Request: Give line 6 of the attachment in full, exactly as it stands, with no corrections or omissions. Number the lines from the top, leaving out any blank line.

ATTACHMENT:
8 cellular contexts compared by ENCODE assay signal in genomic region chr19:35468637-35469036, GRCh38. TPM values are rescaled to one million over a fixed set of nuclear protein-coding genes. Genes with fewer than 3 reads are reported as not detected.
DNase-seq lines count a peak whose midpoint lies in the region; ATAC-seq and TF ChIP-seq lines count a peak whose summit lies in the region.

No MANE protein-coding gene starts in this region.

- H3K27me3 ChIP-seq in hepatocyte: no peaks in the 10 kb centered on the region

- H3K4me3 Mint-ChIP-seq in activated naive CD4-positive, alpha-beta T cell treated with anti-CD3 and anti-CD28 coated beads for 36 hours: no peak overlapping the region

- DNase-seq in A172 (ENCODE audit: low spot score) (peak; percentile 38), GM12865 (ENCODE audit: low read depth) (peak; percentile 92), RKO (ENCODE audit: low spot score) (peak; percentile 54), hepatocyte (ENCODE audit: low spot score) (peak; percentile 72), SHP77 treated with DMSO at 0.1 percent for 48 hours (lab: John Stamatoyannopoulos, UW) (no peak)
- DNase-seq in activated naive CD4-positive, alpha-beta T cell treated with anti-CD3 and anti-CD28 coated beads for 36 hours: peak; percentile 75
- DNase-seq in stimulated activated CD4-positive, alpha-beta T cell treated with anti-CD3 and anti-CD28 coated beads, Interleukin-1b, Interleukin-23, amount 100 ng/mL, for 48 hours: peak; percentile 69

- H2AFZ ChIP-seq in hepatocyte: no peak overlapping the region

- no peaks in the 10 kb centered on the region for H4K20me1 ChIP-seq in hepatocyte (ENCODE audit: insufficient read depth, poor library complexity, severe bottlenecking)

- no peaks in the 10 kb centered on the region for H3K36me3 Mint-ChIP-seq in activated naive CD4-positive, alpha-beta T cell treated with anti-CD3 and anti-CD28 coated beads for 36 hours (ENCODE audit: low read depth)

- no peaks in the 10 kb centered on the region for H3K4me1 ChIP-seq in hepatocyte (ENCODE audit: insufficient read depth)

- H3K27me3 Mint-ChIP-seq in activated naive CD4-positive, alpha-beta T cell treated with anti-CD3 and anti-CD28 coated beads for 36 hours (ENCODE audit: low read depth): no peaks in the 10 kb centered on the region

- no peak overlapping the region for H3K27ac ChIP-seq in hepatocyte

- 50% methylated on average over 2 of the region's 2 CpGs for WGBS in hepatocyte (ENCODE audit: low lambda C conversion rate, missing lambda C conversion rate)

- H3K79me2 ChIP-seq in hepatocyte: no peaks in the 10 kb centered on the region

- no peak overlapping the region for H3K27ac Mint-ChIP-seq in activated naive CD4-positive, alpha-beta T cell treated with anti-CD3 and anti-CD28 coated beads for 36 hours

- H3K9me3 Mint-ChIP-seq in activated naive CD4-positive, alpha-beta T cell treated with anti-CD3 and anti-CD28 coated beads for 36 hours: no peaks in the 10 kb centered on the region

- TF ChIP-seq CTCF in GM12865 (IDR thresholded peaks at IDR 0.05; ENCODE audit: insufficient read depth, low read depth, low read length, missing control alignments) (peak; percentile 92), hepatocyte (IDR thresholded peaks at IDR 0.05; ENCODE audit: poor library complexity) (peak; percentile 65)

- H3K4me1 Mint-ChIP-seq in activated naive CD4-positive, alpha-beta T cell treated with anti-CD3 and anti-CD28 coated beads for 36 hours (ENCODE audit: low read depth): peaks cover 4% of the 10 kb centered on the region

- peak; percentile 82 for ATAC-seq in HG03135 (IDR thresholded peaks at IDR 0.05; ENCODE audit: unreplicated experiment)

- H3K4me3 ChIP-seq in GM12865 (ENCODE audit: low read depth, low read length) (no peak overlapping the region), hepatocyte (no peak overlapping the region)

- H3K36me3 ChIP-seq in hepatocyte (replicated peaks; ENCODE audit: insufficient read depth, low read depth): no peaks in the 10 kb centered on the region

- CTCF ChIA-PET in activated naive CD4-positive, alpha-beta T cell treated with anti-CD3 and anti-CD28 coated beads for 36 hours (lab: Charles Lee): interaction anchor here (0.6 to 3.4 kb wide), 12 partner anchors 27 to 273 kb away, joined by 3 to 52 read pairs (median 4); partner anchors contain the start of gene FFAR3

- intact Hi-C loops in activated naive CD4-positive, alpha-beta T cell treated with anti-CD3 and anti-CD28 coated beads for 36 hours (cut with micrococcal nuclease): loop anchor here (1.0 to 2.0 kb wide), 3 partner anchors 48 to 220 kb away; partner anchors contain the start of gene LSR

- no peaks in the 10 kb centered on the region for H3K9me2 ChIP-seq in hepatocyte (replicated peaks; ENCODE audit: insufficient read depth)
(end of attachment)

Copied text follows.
- DNase-seq in A172 (ENCODE audit: low spot score) (peak; percentile 38), GM12865 (ENCODE audit: low read depth) (peak; percentile 92), RKO (ENCODE audit: low spot score) (peak; percentile 54), hepatocyte (ENCODE audit: low spot score) (peak; percentile 72), SHP77 treated with DMSO at 0.1 percent for 48 hours (lab: John Stamatoyannopoulos, UW) (no peak)